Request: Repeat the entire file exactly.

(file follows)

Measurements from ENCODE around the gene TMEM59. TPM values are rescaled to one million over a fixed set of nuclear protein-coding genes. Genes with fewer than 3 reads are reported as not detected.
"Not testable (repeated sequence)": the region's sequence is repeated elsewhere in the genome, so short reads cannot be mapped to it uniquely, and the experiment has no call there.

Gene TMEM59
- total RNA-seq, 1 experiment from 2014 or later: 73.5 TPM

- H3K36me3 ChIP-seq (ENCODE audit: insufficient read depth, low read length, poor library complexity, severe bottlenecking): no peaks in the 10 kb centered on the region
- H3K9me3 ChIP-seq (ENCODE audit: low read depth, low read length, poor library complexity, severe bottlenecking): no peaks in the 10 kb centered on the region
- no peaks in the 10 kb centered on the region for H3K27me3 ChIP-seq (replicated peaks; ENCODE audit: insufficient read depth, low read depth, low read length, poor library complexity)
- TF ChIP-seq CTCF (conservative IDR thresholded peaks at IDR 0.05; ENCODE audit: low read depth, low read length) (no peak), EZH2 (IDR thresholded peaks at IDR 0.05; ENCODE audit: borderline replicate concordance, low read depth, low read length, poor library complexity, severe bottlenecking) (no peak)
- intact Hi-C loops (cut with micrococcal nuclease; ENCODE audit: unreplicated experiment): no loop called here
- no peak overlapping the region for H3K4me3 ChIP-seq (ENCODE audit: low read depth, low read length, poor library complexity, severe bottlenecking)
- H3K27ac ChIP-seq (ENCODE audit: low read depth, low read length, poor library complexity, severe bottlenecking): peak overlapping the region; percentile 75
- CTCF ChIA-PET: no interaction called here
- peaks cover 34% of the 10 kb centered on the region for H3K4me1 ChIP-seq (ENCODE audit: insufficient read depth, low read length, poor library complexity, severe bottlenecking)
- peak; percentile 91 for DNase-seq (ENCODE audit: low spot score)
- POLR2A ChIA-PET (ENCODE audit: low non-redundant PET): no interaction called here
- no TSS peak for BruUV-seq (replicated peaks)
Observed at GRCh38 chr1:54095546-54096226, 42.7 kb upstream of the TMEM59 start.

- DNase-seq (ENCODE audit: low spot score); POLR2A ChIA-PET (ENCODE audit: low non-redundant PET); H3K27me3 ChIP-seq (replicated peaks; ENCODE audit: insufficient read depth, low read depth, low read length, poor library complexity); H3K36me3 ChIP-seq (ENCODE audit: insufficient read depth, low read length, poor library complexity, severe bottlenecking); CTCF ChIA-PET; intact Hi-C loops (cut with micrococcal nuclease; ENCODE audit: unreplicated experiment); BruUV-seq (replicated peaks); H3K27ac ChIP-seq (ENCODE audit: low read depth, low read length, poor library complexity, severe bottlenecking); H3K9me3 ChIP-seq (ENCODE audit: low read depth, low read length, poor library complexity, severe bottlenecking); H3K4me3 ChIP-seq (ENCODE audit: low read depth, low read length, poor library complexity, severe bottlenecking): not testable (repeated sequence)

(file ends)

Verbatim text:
Measurements from ENCODE around the gene TMEM59. TPM values are rescaled to one million over a fixed set of nuclear protein-coding genes. Genes with fewer than 3 reads are reported as not detected.
"Not testable (repeated sequence)": the region's sequence is repeated elsewhere in the genome, so short reads cannot be mapped to it uniquely, and the experiment has no call there.

Gene TMEM59
- total RNA-seq, 1 experiment from 2014 or later: 73.5 TPM

- H3K36me3 ChIP-seq (ENCODE audit: insufficient read depth, low read length, poor library complexity, severe bottlenecking): no peaks in the 10 kb centered on the region
- H3K9me3 ChIP-seq (ENCODE audit: low read depth, low read length, poor library complexity, severe bottlenecking): no peaks in the 10 kb centered on the region
- no peaks in the 10 kb centered on the region for H3K27me3 ChIP-seq (replicated peaks; ENCODE audit: insufficient read depth, low read depth, low read length, poor library complexity)
- TF ChIP-seq CTCF (conservative IDR thresholded peaks at IDR 0.05; ENCODE audit: low read depth, low read length) (no peak), EZH2 (IDR thresholded peaks at IDR 0.05; ENCODE audit: borderline replicate concordance, low read depth, low read length, poor library complexity, severe bottlenecking) (no peak)
- intact Hi-C loops (cut with micrococcal nuclease; ENCODE audit: unreplicated experiment): no loop called here
- no peak overlapping the region for H3K4me3 ChIP-seq (ENCODE audit: low read depth, low read length, poor library complexity, severe bottlenecking)
- H3K27ac ChIP-seq (ENCODE audit: low read depth, low read length, poor library complexity, severe bottlenecking): peak overlapping the region; percentile 75
- CTCF ChIA-PET: no interaction called here
- peaks cover 34% of the 10 kb centered on the region for H3K4me1 ChIP-seq (ENCODE audit: insufficient read depth, low read length, poor library complexity, severe bottlenecking)
- peak; percentile 91 for DNase-seq (ENCODE audit: low spot score)
- POLR2A ChIA-PET (ENCODE audit: low non-redundant PET): no interaction called here
- no TSS peak for BruUV-seq (replicated peaks)
Observed at GRCh38 chr1:54095546-54096226, 42.7 kb upstream of the TMEM59 start.

- DNase-seq (ENCODE audit: low spot score); POLR2A ChIA-PET (ENCODE audit: low non-redundant PET); H3K27me3 ChIP-seq (replicated peaks; ENCODE audit: insufficient read depth, low read depth, low read length, poor library complexity); H3K36me3 ChIP-seq (ENCODE audit: insufficient read depth, low read length, poor library complexity, severe bottlenecking); CTCF ChIA-PET; intact Hi-C loops (cut with micrococcal nuclease; ENCODE audit: unreplicated experiment); BruUV-seq (replicated peaks); H3K27ac ChIP-seq (ENCODE audit: low read depth, low read length, poor library complexity, severe bottlenecking); H3K9me3 ChIP-seq (ENCODE audit: low read depth, low read length, poor library complexity, severe bottlenecking); H3K4me3 ChIP-seq (ENCODE audit: low read depth, low read length, poor library complexity, severe bottlenecking): not testable (repeated sequence)